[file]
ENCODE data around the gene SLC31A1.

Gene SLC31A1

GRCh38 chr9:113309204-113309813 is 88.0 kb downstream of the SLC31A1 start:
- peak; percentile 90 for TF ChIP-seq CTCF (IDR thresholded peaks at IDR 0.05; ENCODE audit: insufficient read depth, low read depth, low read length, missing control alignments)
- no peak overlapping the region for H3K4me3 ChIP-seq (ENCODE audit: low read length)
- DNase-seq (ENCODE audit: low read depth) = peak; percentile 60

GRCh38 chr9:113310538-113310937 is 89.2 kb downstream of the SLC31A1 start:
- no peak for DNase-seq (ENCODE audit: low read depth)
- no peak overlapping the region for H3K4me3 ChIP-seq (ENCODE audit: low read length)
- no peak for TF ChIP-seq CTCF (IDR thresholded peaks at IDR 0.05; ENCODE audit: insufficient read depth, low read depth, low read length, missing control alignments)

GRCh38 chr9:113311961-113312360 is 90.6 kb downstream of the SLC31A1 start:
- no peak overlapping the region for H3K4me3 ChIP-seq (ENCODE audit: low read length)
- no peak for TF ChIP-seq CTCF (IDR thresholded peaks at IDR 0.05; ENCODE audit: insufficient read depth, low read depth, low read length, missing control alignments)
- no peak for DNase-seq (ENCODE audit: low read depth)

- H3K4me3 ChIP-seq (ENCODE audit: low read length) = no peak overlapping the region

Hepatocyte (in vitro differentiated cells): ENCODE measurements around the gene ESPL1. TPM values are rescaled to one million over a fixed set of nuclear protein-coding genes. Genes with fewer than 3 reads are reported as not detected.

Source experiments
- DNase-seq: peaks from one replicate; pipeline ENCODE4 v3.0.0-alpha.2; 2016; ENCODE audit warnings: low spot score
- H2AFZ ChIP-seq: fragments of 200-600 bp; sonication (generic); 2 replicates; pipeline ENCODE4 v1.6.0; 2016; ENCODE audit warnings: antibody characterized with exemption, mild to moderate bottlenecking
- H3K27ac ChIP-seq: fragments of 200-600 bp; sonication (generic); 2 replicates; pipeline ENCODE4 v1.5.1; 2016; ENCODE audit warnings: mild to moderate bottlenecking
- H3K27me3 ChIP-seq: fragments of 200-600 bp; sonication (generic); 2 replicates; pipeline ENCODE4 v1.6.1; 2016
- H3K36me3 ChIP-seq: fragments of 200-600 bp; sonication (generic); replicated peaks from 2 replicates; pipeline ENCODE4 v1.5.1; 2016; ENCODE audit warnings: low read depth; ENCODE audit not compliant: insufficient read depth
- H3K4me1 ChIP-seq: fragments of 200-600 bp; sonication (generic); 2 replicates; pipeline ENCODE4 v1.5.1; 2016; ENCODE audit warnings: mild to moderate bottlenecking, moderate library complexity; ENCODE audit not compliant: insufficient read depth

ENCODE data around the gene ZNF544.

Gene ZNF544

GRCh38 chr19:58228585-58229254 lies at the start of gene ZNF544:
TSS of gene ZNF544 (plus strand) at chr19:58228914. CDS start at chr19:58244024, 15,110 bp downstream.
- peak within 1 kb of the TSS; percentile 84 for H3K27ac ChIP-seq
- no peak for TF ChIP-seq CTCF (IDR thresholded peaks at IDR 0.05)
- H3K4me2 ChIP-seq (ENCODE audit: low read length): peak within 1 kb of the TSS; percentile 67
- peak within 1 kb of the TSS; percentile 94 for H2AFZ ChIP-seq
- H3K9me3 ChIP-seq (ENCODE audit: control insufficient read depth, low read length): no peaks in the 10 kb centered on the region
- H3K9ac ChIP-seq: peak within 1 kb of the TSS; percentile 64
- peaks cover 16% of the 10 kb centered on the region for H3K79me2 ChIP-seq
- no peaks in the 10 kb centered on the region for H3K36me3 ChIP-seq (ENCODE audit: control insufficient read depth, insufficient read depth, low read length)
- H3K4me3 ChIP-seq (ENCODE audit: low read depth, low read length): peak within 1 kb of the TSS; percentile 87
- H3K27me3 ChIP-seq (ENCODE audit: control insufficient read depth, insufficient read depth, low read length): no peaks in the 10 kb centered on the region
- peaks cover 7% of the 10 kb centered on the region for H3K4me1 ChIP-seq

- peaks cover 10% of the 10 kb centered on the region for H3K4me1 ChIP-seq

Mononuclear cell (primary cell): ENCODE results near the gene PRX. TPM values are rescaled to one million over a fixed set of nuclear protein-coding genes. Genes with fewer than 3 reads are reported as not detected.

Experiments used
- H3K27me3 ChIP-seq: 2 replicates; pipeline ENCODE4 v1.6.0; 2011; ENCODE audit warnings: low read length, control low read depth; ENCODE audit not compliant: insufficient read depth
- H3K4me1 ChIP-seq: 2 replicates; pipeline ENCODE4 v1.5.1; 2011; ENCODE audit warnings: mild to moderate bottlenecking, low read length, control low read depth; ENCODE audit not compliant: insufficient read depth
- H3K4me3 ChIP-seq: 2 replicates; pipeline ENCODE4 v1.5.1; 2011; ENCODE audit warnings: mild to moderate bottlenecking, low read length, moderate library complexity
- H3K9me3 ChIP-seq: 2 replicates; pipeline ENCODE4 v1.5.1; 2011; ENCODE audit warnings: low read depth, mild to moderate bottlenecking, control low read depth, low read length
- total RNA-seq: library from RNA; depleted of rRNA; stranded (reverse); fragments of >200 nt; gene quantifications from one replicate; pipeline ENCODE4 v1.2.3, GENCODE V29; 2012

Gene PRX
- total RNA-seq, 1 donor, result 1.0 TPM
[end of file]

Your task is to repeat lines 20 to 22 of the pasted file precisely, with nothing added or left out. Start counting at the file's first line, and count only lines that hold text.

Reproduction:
- H3K27ac ChIP-seq: fragments of 200-600 bp; sonication (generic); 2 replicates; pipeline ENCODE4 v1.5.1; 2016; ENCODE audit warnings: mild to moderate bottlenecking
- H3K27me3 ChIP-seq: fragments of 200-600 bp; sonication (generic); 2 replicates; pipeline ENCODE4 v1.6.1; 2016
- H3K36me3 ChIP-seq: fragments of 200-600 bp; sonication (generic); replicated peaks from 2 replicates; pipeline ENCODE4 v1.5.1; 2016; ENCODE audit warnings: low read depth; ENCODE audit not compliant: insufficient read depth